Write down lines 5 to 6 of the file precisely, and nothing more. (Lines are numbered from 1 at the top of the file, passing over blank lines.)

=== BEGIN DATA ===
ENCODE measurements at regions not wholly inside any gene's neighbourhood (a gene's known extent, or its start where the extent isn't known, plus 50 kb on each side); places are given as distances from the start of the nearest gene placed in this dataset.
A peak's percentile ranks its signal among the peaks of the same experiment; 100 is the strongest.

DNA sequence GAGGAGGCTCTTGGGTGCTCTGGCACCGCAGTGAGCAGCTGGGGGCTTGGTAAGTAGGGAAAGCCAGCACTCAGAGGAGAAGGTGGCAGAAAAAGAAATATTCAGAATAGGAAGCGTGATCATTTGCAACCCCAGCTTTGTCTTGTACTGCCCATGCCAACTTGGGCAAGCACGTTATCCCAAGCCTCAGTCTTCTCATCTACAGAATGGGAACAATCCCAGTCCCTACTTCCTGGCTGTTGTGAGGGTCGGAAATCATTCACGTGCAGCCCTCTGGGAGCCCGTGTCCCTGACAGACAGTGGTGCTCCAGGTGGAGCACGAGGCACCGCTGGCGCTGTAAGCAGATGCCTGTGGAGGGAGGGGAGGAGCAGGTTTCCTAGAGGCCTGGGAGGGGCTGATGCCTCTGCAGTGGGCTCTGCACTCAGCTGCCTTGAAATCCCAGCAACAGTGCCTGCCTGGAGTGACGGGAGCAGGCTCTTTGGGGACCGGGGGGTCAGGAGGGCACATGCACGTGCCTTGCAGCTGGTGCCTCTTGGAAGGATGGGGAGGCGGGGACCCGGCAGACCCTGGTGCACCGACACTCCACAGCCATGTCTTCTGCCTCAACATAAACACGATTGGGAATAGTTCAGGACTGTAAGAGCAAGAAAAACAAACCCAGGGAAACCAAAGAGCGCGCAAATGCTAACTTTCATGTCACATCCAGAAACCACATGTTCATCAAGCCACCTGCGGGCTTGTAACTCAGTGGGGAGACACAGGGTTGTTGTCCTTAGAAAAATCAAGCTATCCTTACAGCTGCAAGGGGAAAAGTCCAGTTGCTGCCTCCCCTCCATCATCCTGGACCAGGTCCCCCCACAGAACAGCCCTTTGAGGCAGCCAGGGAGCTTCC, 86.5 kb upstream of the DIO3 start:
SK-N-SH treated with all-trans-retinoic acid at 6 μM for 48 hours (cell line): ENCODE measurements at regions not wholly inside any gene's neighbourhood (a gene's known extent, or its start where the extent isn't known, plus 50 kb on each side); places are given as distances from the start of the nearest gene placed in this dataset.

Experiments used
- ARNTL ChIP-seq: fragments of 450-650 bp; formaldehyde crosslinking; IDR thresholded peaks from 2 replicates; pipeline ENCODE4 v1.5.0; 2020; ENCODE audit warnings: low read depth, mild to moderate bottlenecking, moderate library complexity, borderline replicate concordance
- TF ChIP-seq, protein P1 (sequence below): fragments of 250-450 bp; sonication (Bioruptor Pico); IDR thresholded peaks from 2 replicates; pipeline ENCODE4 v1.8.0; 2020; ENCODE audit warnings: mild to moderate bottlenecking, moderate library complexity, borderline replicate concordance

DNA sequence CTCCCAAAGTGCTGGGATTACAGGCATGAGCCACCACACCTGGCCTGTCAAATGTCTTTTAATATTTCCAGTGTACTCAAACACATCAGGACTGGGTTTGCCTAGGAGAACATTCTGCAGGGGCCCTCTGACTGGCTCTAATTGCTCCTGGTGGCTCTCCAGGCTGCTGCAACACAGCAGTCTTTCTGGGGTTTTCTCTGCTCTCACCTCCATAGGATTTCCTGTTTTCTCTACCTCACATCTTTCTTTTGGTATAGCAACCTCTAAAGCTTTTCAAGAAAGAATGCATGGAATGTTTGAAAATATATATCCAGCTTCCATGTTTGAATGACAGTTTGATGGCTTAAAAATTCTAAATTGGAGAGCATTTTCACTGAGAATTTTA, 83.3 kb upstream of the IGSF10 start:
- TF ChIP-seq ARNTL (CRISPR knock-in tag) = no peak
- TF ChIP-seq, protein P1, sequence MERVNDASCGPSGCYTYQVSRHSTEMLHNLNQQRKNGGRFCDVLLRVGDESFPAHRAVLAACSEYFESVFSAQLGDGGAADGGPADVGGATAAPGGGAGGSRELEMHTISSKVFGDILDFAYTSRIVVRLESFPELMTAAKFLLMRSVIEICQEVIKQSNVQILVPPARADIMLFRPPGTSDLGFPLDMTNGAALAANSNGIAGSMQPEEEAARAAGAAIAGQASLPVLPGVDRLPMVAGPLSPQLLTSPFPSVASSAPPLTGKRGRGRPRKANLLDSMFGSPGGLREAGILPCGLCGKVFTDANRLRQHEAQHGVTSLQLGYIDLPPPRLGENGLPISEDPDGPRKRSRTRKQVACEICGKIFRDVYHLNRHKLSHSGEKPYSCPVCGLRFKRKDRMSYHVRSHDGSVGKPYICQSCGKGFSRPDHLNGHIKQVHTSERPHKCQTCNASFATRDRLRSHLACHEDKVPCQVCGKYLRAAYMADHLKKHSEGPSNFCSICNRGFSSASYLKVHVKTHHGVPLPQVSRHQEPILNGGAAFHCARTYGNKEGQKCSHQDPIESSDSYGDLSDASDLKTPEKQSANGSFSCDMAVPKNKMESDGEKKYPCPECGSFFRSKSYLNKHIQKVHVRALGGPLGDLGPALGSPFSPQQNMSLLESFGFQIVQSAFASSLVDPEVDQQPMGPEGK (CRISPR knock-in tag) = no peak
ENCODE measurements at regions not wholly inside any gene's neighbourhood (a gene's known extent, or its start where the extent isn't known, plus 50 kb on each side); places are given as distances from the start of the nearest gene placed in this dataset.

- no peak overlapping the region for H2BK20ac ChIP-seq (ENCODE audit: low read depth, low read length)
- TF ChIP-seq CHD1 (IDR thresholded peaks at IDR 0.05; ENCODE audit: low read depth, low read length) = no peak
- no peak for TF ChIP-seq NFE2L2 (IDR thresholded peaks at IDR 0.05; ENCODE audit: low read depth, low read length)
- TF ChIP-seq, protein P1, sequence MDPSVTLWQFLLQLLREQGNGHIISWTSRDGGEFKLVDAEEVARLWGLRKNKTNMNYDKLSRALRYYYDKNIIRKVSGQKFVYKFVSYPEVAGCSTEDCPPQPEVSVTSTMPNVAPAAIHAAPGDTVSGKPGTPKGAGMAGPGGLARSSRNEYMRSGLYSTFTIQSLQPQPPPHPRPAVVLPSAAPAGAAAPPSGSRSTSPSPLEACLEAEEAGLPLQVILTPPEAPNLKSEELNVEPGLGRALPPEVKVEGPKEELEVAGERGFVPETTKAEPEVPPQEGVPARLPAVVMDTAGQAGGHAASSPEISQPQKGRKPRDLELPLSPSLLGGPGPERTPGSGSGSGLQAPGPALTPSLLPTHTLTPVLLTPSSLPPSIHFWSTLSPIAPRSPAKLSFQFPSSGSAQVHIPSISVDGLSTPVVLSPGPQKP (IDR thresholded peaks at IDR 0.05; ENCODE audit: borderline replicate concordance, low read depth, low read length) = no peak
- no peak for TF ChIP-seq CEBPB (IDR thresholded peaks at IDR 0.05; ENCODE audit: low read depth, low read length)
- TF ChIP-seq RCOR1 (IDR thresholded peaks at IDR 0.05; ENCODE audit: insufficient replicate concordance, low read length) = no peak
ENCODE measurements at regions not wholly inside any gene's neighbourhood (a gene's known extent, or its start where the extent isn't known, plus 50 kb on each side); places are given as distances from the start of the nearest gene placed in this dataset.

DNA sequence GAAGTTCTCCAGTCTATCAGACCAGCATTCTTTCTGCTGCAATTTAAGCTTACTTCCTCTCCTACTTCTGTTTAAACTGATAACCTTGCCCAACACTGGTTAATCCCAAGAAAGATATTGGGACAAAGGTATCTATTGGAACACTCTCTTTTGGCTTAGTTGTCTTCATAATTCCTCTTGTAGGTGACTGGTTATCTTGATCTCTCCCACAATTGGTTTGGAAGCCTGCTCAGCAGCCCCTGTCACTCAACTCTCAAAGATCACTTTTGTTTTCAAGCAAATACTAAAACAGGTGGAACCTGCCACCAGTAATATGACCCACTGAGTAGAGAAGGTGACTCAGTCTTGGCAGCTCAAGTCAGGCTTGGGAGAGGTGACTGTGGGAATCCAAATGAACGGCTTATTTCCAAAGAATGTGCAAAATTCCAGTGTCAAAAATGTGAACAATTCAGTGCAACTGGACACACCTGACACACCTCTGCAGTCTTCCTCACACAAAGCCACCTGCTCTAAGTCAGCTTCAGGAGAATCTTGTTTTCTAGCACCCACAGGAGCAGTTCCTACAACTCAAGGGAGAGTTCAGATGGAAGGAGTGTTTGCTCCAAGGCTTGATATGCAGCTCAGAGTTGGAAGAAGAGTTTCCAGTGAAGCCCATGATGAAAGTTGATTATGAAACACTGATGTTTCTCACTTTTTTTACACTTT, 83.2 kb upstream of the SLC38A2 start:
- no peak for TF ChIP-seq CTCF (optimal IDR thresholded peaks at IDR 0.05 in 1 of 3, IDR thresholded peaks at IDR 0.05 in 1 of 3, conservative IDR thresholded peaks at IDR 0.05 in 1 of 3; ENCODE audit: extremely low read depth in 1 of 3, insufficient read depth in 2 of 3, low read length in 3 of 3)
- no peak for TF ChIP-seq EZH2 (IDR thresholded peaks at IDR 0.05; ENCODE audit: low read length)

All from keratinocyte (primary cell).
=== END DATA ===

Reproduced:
Experiments used
- ARNTL ChIP-seq: fragments of 450-650 bp; formaldehyde crosslinking; IDR thresholded peaks from 2 replicates; pipeline ENCODE4 v1.5.0; 2020; ENCODE audit warnings: low read depth, mild to moderate bottlenecking, moderate library complexity, borderline replicate concordance